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Cambridge Analytica's use of Facebook profiles a "wake-up call" for U.S., man suing firm says

NEW YORK -- Facebook has suspended a data firm that worked with President Trump's campaign team over a violation of the site's privacy policies. The Guardian is reporting that Cambridge Analytica used personal information from Facebook profiles of millions of U.S. voters without permission.

Mr. Trump's 2016 data guru Brad Parscale, who has been named campaign manager of the president's 2020 re-election bid, hired Cambridge Analytica during the campaign. Cambridge Analytica has said it was key to Mr. Trump's victory.

David Carroll is an associate professor at Parsons School of Design who filed a lawsuit against Cambridge Analytica when he said he found out it collected data on him. Carroll said he followed the practices off all the presidential campaigns in 2016 and requested data from the London-based company last year.

"It had information about my voter registration, information about results in my district and a political model about my beliefs and a prediction of my participation," Carroll said on CBSN Saturday. "The legal experts working with us believe this is not a complete disclosure."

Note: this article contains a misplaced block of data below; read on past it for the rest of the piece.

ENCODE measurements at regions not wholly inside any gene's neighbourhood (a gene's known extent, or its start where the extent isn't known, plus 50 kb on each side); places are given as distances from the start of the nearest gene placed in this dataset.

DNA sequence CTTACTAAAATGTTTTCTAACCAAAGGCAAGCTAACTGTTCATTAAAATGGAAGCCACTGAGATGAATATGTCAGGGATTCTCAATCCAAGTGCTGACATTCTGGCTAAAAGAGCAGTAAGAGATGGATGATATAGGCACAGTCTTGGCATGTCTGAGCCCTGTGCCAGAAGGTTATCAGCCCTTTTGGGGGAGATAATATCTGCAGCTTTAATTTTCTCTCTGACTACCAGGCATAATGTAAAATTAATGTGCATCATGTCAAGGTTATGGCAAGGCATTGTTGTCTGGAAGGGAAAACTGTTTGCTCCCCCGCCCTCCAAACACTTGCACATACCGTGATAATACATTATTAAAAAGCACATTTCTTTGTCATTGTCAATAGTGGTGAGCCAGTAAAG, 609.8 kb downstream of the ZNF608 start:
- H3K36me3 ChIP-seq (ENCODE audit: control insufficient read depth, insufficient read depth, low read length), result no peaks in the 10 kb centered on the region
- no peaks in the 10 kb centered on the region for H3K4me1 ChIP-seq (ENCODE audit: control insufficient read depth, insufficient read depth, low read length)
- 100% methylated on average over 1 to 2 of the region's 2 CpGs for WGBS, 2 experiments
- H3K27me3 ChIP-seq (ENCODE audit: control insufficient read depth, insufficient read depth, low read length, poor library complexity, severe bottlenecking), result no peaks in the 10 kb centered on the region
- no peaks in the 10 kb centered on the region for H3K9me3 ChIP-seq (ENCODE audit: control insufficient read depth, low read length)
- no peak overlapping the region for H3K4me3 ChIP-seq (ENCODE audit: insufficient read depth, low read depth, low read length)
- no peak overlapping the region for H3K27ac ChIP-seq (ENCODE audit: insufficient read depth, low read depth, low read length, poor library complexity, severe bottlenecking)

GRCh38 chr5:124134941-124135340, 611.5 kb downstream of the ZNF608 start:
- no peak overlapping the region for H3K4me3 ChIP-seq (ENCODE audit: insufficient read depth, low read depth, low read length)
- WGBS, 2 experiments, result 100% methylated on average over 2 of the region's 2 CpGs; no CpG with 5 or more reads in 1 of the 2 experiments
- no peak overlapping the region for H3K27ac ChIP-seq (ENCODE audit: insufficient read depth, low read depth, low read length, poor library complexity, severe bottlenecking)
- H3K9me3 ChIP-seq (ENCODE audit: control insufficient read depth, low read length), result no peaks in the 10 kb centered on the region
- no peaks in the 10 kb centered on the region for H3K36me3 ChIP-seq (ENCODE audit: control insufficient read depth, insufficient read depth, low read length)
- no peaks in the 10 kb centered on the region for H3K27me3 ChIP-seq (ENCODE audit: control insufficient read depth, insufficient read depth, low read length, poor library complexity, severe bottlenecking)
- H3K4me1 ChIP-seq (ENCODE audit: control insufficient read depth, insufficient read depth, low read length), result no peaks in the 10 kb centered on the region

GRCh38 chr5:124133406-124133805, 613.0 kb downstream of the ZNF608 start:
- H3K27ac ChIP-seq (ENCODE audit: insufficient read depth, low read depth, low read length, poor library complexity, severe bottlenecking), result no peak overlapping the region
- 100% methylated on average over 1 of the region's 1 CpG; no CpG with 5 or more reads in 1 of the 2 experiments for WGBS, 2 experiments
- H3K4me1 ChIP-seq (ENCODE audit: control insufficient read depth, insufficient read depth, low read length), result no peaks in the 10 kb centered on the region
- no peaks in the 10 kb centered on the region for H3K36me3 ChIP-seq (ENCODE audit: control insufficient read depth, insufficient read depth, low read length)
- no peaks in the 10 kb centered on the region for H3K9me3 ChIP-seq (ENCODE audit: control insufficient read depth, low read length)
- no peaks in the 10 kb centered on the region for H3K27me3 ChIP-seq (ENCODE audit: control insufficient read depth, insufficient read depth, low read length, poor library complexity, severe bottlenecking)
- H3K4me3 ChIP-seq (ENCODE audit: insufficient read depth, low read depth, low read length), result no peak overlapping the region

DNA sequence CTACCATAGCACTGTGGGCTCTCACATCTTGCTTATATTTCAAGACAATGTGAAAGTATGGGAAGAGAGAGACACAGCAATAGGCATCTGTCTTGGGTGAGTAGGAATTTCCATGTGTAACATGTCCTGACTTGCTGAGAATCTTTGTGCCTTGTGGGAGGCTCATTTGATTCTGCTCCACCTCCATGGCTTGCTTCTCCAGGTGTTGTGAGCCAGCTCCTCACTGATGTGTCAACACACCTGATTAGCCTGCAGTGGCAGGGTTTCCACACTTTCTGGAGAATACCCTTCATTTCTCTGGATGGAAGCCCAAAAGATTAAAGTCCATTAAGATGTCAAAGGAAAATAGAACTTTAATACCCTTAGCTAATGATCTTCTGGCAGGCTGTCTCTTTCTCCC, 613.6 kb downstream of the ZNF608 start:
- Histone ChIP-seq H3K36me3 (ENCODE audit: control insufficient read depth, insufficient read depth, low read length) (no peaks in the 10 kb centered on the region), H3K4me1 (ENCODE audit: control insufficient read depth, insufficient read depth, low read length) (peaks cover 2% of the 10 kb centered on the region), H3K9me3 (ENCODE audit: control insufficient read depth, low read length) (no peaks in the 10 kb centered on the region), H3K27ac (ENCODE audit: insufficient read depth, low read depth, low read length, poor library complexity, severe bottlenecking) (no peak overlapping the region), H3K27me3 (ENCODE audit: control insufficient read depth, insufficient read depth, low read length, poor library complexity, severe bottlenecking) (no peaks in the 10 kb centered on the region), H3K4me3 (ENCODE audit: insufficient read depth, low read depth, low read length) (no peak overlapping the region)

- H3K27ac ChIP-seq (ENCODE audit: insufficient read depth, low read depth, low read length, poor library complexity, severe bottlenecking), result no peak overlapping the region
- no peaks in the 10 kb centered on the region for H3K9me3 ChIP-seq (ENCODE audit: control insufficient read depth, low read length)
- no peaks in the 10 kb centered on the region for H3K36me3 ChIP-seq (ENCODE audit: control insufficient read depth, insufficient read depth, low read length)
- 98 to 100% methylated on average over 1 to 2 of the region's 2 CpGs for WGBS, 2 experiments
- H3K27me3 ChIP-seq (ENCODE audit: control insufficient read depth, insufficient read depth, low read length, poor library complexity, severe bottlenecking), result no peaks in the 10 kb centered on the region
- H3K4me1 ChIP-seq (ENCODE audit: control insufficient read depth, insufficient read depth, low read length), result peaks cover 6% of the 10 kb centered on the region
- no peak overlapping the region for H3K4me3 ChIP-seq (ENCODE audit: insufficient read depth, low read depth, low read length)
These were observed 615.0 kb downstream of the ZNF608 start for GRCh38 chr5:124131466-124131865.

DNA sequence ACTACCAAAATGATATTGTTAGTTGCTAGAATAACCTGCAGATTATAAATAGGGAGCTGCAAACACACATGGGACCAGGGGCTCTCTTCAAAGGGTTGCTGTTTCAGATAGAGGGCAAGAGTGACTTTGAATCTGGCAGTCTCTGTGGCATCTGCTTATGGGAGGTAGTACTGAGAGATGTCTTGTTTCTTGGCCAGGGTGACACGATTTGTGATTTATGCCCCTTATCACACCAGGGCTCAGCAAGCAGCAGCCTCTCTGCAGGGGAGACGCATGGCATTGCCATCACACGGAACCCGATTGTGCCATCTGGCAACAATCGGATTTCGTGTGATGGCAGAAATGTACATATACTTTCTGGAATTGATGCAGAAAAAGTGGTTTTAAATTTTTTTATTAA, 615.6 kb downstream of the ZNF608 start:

Carroll worked with a legal team in London to file a lawsuit against Cambridge Analytica under Britain's data protection act. Carroll said they're asking for more disclosure because they believe the data they provided is not proficient.

"It shows how we don't have adequate privacy laws in the United States -- that it's just a coincidence or the weirdness that our data was processed in Europe where they have strong protections that we need in the United States," Carroll said. "If anything, it's a wake-up call that we need equal rights to our friends across the Atlantic."

Cambridge Analytica uses the controversial practice called psychographics that micro-target ads based on personality. In October, Parscale told "60 Minutes" that the Trump campaign never used the psychographics that made Cambridge Analytica famous. He said the practice of psychographics "doesn't work," but he said he doesn't believe it's "sinister."